One point alone remains for discussion. The State contends that under the eleventh amendment to the United States *824 Constitution[24] it is immune from suit because the damage award here sought would be payable to a private party from the State treasury. The State's position is, however, factually not supported, for the Unemployment Insurance Fund, although established pursuant to statute, exists separate and apart from the State's general funds and treasury, New York Labor Law §§ 550, 553. It is a pooled fund, consisting entirely of unemployment insurance contributions by employers and some federal funds. It receives no State funds of any kind, and is used solely to pay benefits. Indeed, the State has expressly shielded its treasury from any obligations arising out of the payment of unemployment insurance benefits and/or the administration and operation of the fund. §§ 553, 554. This being so, the State's contention is, in my opinion, without merit. See Bowen v. Hackett, 387 F. Supp. 1212 (D.R.I.1975); cf. Fitzpatrick v. Bitzer, 519 F.2d 559 (2d Cir. 1975).

On the basis of the foregoing, the New York Labor Law, to the extent it provides for the payment of unemployment compensation to strikers is state intervention on behalf of the strikers, causes an employer to finance its own strikers, is in conflict with federal labor law policy and is therefore unconstitutional and void under the supremacy clause of the United States Constitution.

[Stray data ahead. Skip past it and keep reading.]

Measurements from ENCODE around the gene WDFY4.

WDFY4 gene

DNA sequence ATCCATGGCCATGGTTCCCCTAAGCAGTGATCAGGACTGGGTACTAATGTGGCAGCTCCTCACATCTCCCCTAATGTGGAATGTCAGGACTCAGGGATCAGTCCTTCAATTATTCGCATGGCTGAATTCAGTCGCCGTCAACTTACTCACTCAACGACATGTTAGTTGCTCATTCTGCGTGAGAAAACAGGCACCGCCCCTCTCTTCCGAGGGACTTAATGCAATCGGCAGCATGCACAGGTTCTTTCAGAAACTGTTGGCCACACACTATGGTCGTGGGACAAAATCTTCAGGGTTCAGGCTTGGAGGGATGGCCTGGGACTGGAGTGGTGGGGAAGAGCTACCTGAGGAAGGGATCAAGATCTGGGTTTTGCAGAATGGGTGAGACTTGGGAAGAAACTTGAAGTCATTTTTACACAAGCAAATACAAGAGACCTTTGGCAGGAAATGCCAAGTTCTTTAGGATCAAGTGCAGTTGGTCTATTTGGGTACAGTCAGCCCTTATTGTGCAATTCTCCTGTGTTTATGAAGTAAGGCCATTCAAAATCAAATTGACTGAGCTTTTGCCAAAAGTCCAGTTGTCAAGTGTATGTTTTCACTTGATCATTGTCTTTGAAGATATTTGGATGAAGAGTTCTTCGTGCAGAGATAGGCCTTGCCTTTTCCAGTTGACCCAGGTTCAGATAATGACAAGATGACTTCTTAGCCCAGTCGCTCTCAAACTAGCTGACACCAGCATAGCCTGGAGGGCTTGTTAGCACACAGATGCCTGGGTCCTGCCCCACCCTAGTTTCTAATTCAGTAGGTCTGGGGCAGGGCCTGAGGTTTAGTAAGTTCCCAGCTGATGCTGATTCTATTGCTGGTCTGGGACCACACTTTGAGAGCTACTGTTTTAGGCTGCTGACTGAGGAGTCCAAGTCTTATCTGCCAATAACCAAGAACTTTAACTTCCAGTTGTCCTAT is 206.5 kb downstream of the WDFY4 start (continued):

The foregoing constitute my findings of fact and conclusions of law.

The parties are to appear before me on June 1, 1977, at 3:00 P.M., to discuss interim relief to the extent appropriate, and to schedule further steps herein.

So Ordered.


[1] A person laid off must wait basically one week before applying for benefits. A striker waits eight weeks.

[2] Rhode Island (the only other state whose unemployment insurance statute parallels New York's law) employees represented by CWA were but a small part of two bargaining units within the New England Bell Telephone Company and, if they voted to reject their contracts, were obviously outvoted by the remainder of the employees in each of those two units who were employed in states which did not pay unemployment insurance benefits to strikers.

[3] Notwithstanding the break in the pattern (and, I note, the enormous cost to all parties and the public as well), CWA officer Morton Bahr, writing after the strike, obviously had mixed feelings about the outcome, for he stated: